Mr. Thomas W. Lamont to the Counselor for the Department of State (Polk)
[Received November 20.]
Dear Mr. Polk: Referring to my brief conversation with you on the telephone last week, I suggest that you do send for my correspondence with Auchincloss26 and you will then note what the whole [Page 645] situation is. You will remember that several weeks ago I conferred with him and you and Ambassador Fletcher on the advisability of having a committee constituted (not by the State Department but by banking interests), representing respectively, America, Great Britain and France, the thought being that the time had come when the appointment of such a committee would be advisable.
As a matter of fact our house had been urged by British and French interests for a long time back to head such a committee but we had not thought the time right.
The matter was left, you will remember in this way; we were to sound out the banking communities of London and Paris and learn definitely as to whether they would now like to join America in forming a committee to look after international investment interests in Mexico; and Fletcher was to talk with Carranza to find out whether he could not get Carranza to ask him to have such a committee started, so that we could be assured of Carranza’s cooperation beforehand.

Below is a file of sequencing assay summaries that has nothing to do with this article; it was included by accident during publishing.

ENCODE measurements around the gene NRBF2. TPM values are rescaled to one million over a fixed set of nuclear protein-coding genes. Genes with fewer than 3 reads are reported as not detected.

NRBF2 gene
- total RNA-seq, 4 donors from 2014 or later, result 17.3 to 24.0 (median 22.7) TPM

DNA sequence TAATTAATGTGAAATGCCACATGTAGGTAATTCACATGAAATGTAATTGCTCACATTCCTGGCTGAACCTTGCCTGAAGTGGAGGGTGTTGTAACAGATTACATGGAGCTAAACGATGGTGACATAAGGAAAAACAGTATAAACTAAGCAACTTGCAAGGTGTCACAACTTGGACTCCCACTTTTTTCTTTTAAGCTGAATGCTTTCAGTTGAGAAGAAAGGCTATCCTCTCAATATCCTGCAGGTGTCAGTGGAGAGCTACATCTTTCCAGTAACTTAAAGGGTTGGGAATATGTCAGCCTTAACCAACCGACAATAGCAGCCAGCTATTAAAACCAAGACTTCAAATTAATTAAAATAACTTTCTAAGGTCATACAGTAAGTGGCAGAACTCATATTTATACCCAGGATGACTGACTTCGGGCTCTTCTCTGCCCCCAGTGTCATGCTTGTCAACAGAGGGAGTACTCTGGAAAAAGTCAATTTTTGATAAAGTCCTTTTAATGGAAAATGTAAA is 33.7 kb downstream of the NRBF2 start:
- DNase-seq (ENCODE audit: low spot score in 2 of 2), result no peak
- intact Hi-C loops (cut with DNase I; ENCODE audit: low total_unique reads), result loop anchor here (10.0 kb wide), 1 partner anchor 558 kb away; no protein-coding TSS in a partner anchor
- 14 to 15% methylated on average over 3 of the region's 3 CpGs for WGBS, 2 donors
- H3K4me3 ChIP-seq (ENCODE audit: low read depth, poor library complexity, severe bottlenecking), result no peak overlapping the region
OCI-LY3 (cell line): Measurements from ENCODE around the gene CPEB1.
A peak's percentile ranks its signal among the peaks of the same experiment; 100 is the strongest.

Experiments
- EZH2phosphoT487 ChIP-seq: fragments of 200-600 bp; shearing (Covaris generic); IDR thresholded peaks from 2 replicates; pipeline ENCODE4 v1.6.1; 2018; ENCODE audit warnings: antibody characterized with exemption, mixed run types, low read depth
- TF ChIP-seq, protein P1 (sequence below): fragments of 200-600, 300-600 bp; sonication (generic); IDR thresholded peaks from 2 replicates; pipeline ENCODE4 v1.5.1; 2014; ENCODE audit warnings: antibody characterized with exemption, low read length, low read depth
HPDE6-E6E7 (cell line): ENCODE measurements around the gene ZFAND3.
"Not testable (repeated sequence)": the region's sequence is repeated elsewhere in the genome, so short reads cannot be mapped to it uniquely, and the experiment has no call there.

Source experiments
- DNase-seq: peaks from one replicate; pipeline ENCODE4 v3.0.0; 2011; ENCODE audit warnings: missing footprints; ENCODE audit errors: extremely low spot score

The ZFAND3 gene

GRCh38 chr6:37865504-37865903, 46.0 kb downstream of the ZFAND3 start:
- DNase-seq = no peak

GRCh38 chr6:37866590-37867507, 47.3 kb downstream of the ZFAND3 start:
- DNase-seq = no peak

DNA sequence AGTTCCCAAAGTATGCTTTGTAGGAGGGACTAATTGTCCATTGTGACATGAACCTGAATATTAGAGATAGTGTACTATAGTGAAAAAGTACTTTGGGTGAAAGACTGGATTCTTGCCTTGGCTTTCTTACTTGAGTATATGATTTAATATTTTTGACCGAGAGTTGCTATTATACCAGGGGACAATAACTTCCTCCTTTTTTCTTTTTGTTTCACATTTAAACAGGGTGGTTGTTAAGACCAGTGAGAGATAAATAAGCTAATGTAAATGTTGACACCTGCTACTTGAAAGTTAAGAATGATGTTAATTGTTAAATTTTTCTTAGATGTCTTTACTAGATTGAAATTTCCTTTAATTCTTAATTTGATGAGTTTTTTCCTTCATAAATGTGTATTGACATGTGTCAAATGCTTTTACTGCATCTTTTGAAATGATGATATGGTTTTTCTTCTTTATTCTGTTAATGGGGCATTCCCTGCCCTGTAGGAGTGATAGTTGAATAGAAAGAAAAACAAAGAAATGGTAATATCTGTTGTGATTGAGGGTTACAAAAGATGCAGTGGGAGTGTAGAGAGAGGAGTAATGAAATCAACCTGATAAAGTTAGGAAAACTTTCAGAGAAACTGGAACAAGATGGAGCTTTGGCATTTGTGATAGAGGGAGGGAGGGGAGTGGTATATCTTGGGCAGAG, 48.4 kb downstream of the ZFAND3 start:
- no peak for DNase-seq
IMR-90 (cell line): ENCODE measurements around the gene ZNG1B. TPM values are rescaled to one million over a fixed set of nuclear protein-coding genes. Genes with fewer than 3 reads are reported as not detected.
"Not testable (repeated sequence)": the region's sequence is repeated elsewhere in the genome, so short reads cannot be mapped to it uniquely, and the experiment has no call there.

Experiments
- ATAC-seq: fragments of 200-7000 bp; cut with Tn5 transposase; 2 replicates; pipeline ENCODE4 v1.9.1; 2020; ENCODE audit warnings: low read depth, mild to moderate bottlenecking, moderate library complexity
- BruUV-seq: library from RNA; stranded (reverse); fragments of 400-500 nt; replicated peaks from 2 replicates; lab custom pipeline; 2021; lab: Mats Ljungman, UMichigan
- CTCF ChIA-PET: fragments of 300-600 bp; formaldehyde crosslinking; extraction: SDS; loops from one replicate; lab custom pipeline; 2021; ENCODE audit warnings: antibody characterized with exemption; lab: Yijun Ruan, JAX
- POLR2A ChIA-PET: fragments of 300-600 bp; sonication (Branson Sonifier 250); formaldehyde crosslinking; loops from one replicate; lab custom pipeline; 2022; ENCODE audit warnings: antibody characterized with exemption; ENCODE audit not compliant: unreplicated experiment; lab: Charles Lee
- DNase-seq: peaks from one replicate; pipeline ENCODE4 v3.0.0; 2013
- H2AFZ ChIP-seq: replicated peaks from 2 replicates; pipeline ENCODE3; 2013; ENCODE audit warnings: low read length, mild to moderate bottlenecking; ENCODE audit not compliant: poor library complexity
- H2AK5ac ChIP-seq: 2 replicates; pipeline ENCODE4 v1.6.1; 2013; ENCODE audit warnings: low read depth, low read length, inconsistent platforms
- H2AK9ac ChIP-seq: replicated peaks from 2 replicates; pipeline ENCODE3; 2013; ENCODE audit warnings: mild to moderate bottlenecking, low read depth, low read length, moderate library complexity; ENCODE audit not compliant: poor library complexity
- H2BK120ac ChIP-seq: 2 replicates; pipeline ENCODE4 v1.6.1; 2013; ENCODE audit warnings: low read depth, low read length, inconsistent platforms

We have conferred with London and Paris and find them in approval of the said idea. Paris has suggested that such a committee be made up, 50% from America and 25% each from Paris and London. London has not committed itself to this particular detail. That is not a matter of large consequence. For your private information London and Amsterdam are both pushing now for the appointment of various committees as to Mexican Railways and we believe that it is of importance that any such movement should be forestalled by the appearance of an omnibus committee such as I have described and such as was fully talked over with Mr. Auchin-closs. I don’t suppose that there is any way of stirring up Fletcher to prompter action because he is already very keen on the matter, but this letter together with the correspondence with Mr. Auchincloss will serve to bring you up to date.
Very truly yours,
I may be in Washington on Friday & perhaps you can give me a moment.
- Gordon Auchincloss, assistant to the Counselor for the Department of State; correspondence not printed.↩